AIA Document C196–2008 is a standard form of agreement between a single purpose entity (“the SPE”) and a project owner, called the owner member. C196–2008 is intended for use on a project where the project participants have formed the SPE utilizing AIA Document C195™–2008, Standard Form Single Purpose Entity Agreement for Integrated Project Delivery. It is coordinated with AIA Document C195–2008 in order to implement the principles of integrated project delivery, including the accomplishment of mutually-agreed goals. C196 provides the terms under which the owner member will fund the SPE in exchange for the design and construction of the project. The SPE provides for the design and construction of the project through separate agreements with other members, including an architect and construction manager, utilizing AIA Document C197™–2008, Standard Form of Agreement Between Single Purpose Entity and Non-Owner Member for Integrated Project Delivery. The SPE may also enter into agreements with non-member design consultants, specialty trade contractors, vendors, and suppliers. For use and execution of a document, see its instructions »
Integrated Project Delivery is a project delivery approach that integrates people, systems, business structures, and practices into a process that collaboratively harnesses the talents and insights of all participants to reduce waste and optimize efficiency through all phases of design, fabrication and construction.
AIA Document C196–2008 is intended for use on a project where an owner, architect, construction manager, and perhaps other project participants, have formed a single purpose entity (“the Company”) to deliver a project utilizing Integrated Project Delivery and have executed C195–2008, Standard Form Single Purpose Entity Agreement for Integrated Project Delivery (the SPE Agreement). C196–2008 is a standard form of agreement between the single purpose entity, which is a limited liability company, and the member that is the project owner (“the Owner”). The other members of the Company are referred to as Non-Owner Members.
AIA Document C196–2008 provides the terms pursuant to which the Owner will fund the Company for the costs incurred in the design and construction of the project, including the amounts owed to the architect, construction manager and other Non-Owner Members of the Company under their separate agreements with the Company. In exchange, the Company agrees to furnish the design and construction of the project through separate agreements with the other Members, including an architect and construction manager, utilizing AIA Document C197–2008, Standard Form of Agreement Between Single Purpose Entity and Non-Owner Member for Integrated Project Delivery.
The Company may also enter into agreements with design consultants, specialty trade contractors, vendors and suppliers that are not Members of the Company (Non-Members) to furnish the necessary design services and construction. The Company itself shall not provide any services directly, but furnishes design and construction services to the owner through contracts with Members and Non-Members.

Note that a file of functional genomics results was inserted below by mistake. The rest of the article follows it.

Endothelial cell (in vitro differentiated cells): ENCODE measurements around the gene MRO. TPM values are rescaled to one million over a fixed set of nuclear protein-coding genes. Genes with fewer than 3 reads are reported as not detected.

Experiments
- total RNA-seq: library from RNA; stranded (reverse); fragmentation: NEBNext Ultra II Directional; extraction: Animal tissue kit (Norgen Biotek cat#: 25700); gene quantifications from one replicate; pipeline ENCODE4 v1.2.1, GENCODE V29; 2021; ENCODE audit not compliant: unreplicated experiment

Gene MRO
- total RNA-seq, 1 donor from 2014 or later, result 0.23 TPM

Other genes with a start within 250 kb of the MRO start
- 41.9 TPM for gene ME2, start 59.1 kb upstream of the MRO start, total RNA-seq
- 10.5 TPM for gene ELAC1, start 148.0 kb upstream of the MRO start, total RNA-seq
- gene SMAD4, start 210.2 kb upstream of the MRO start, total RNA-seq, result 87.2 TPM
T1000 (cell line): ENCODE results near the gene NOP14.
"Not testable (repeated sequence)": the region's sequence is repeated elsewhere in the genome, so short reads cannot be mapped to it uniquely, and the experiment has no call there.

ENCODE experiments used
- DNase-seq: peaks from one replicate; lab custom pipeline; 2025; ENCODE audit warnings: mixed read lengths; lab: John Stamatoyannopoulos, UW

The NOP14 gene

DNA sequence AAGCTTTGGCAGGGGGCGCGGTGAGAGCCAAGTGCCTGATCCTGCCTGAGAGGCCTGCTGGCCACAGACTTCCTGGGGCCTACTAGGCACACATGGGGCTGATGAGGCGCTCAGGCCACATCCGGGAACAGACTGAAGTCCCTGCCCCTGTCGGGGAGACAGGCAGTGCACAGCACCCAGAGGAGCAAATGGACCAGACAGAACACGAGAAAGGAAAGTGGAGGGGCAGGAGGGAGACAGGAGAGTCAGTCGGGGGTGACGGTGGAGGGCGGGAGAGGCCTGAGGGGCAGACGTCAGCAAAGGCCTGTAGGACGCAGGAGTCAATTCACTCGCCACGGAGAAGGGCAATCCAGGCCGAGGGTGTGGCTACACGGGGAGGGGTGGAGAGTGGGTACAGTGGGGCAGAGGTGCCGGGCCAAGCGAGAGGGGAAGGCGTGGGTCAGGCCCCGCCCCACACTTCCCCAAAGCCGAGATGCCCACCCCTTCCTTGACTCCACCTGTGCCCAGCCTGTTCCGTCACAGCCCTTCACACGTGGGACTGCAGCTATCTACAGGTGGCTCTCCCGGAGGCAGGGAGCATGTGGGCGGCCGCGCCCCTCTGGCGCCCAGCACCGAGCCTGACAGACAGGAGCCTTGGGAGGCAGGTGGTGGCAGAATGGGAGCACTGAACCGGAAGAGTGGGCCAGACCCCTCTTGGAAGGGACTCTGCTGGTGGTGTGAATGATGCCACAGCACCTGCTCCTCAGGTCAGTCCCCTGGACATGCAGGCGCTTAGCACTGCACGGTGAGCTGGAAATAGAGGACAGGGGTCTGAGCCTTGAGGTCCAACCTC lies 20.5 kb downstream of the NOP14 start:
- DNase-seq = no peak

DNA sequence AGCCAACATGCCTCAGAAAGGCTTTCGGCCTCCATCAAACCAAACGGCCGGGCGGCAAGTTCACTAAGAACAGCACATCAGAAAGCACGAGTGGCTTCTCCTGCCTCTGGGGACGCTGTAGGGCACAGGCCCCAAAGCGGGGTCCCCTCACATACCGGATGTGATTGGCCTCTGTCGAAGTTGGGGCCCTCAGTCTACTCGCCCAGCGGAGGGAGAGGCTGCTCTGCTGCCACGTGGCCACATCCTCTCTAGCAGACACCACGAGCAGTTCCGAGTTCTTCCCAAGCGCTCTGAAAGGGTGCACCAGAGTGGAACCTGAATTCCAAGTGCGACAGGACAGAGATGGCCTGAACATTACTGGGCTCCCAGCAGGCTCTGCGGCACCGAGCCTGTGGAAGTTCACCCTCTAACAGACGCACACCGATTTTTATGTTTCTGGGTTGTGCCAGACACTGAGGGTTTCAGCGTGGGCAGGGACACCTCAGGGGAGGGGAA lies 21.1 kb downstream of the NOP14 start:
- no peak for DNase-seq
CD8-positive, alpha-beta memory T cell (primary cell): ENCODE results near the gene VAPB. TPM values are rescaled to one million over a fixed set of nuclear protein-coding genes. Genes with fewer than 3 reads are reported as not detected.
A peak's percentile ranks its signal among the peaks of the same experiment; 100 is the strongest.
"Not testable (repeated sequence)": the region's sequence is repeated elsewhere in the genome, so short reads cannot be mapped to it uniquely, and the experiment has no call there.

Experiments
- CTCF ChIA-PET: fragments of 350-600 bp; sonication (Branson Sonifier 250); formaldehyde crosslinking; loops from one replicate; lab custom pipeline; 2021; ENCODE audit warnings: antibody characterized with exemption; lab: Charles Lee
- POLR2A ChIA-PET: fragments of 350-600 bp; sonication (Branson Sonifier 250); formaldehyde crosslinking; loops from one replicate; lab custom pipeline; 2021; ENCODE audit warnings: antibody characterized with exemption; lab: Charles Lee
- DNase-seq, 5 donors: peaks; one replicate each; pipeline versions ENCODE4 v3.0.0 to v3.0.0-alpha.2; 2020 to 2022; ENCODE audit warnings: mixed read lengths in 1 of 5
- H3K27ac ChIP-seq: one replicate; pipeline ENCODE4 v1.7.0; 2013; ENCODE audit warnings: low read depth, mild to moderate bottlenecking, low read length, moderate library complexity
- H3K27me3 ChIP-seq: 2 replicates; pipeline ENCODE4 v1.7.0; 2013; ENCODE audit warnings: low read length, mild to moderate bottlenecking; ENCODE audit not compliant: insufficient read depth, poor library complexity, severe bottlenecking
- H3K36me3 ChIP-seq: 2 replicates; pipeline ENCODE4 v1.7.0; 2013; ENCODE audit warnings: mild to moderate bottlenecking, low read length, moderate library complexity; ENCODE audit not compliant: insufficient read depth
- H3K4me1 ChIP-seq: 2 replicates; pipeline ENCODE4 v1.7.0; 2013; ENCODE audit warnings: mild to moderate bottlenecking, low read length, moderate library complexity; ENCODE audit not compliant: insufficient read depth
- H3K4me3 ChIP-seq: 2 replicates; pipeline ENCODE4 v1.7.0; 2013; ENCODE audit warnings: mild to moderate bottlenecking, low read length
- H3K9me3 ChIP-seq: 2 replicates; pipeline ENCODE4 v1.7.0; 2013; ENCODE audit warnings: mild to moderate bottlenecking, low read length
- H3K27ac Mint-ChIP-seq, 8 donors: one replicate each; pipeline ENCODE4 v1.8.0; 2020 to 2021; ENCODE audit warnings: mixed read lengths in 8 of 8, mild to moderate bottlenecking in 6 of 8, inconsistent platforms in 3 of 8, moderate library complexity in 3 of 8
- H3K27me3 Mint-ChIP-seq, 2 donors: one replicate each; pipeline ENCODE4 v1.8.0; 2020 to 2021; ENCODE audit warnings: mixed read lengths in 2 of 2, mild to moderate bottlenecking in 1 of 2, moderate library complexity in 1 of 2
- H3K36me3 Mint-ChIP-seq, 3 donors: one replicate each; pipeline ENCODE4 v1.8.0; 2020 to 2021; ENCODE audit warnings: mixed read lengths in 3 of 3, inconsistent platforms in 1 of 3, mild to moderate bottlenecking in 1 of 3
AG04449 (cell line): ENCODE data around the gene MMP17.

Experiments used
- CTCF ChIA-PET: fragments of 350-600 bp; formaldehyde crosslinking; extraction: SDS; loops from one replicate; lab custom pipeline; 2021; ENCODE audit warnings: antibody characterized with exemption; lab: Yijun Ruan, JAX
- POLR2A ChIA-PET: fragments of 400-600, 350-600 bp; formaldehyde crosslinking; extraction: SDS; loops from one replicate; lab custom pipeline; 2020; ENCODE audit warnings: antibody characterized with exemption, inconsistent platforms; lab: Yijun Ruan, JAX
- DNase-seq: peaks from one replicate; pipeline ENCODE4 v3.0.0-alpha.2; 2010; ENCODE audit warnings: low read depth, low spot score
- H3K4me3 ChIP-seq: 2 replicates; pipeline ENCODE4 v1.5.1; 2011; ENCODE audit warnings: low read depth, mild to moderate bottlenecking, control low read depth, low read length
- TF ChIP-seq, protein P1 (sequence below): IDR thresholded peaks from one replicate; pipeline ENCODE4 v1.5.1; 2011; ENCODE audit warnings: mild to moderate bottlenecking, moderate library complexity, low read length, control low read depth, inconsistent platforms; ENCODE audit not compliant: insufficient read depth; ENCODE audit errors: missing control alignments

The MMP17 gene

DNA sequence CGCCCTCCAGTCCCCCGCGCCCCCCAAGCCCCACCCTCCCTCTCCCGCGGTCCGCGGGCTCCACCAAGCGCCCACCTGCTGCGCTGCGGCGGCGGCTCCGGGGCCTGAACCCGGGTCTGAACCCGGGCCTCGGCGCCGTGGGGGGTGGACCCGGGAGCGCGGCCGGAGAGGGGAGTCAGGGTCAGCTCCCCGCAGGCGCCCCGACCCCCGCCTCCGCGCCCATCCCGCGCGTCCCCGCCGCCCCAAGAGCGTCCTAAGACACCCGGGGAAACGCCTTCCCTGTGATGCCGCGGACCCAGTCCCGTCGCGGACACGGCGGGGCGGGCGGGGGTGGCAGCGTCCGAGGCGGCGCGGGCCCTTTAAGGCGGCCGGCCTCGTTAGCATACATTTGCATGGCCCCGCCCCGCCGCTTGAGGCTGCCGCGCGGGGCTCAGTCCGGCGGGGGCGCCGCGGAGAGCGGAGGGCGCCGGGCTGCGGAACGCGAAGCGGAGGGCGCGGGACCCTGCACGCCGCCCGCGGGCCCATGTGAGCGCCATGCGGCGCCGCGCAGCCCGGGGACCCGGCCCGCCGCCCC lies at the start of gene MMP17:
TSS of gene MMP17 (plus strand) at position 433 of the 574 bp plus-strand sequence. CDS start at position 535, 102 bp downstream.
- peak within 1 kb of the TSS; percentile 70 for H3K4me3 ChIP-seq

Initially, the Owner is required to fund the Company for the development of a Target Cost for the project. The Target Cost, once agreed to by the Owner, represents an amount that the Company indicates the Actual Cost will not exceed. Following the Owner’s acceptance of the Target Cost, the Owner is required to fund the Company for the Actual Cost incurred in completing the design and construction of the project. If at any point, the Actual Cost exceeds the Target Cost, the Owner is only required to fund amounts in excess of the Target Cost for amounts the Company must pay to the Non-Members and amounts owed to the Non-Owner Members for the achievement of specific project goals.
C196–2008 is intended for use in conjunction with C195–2008 and C197–2008, Standard Form of Agreement Between Single Purpose Entity and Non-Owner Member for Integrated Project Delivery. C197–2008 sets forth the specific services required of the Non-Owner Members and how the Company will compensate the Non-Owner Members for their services.
Dispute Resolution—Mediation and Arbitration.
This document contains provisions for mediation and arbitration of claims and disputes. Mediation is a non-binding process but is mandatory under the terms of this agreement. Arbitration may be mandatory under the terms of this agreement. Arbitration is binding in most states and under the Federal Arbitration Act. In a minority of states, arbitration provisions relating to future disputes are not enforceable but the parties may agree to arbitrate after the dispute arises. Even in those states, under certain circumstances (for example, in a transaction involving interstate commerce), arbitration provisions may be enforceable under the Federal Arbitration Act.
The AIA does not administer dispute resolution processes. To submit disputes to mediation or arbitration or to obtain copies of the applicable mediation or arbitration rules, contact the American Arbitration Association at (800) 778-7879 or visit the website at adr.org.